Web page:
The acoustics of this drive are virtually identical to the Fujitsu MHT2040AT, a considerably slower 4200 rpm drive and the quietest we've encountered. The Samsung is extremely quiet, and there is very little if any high frequency noise to speak of. It has minimal vibration, but placing it on soft foam does reduce low freq. noise audibly. The unit used in the test PC was suspended in elastic string and mostly surrounded by soft but dense foam. Seek noise is somewhat more audible than the 1 dBA gain suggests, but very soft.
19 / – / 20
The Hitachi comes very close to the Samsung, but has a slightly sharper and higher pitched sound, with perhaps a touch more vibration as well. The seek noise is a touch louder too. When inside even a very quiet desktop PC, the slightly higher noise level of this drive over the Samsung may not be audible. The performance is superior, according to SiSoftware Sandra 2005, and also subjectively.
Toshiba MK6022GAX
22 / – / –
Slightly louder than the Seagate Barracuda IV single platter 3.5" reference hard drive. The noise signature has the broadband shhhh quality exhibited by the Samsung SP 3.5" drives, but higher in pitch, a bit like the Seagate. A trace of whine, but not like the Seagate Momentus. Seek noise is only moderately louder than idle, perhaps by 3 dBA. Vibration is higher than any of the 4200rpm drives; similar to the Momentus. Performance seems quite speedy, as it should be with 16 MB cache and 5400rpm, but inconsistent results with all the benchmarks tried stops me from publishing results.
Seagate Momentus ST94811A
24 / – / –
The Momentus has a terrible constant "pure" tone somewhere in the 6~10KHz range. It drops 2-3 dBA in level when the listener or the mic faces the edge of the drive because of directionality of the high frequency whine. Seek noise is substantially higher, probably 3~5 dBA. Vibration is much lower than any 3.5" drive, but higher than either of the 4200rpm drives tried. A real disappointment, but it did perform about as fast as or faster than the Seagate Barracuda-IV.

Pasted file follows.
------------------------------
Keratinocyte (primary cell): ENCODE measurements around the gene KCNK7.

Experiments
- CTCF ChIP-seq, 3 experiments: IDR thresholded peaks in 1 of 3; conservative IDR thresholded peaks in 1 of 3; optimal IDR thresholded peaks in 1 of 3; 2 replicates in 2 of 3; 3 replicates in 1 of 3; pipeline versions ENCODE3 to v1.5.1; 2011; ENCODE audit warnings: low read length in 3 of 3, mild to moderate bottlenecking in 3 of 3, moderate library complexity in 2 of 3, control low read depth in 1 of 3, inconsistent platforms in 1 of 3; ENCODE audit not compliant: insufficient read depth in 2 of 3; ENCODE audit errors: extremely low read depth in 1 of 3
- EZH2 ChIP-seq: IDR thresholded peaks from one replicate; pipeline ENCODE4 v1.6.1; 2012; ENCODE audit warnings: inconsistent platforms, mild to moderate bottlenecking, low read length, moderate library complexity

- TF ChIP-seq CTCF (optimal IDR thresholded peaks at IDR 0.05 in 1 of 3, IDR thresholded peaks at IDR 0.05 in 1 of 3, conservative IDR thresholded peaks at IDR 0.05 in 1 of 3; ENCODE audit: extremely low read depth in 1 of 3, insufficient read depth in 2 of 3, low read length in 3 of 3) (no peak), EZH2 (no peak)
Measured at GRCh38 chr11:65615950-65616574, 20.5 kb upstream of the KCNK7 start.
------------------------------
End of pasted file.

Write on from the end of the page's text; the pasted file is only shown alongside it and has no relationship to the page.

Fujitsu MHT2040AT
16 / – / –
The only noise maker in the Mappit A4F PC, which seemed virtually inaudible to me. The noise is not inaudible, but very low and soft, easily dismissed in the ambient noise of all but the quietest spaces. There is no high pitched whine to speak of, and the seek noise does not seem more than maybe 2 dBA higher than idle. It is the slowest performer of all the drives here. Extremely low vibration.
Toshiba MK4025GAS
16 / – / –
This 8 MB cache 4200 RPM drive offers better performance than 2 MB cache 4200 rpm drives, and it is identical in both idle and seek noise to the Fujitsu above. Extremely low vibration.
Seagate Barracuda IV ST340016A
21 / 23 / 25-26
In idle, it remains the quietest of all 3.5" drives. This sample is almost 2 years old, but seems unchanged in noise. There may be a touch of high frequency whine but it is very low in level, and easily obscured when mounted in a PC case. Seek is considerably higher, possibly as much as 5~6 dBA. Low vibration, but MUCH higher than any of the notebook drives.
Samsung SP0802N (Nidec motor)
21 / 23-24 / 25-26
The idle noise is a touch higher, and its seek may actually be lower than the Seagate B-IV. Similar vibration level as the B-IV, but there are reports of some samples exhibiting much higher vibration levels. This is cured by HDD decouple mounting (suspension in elastic material or placement on soft foam), which is virtually mandatory for a truly quiet PC anyway.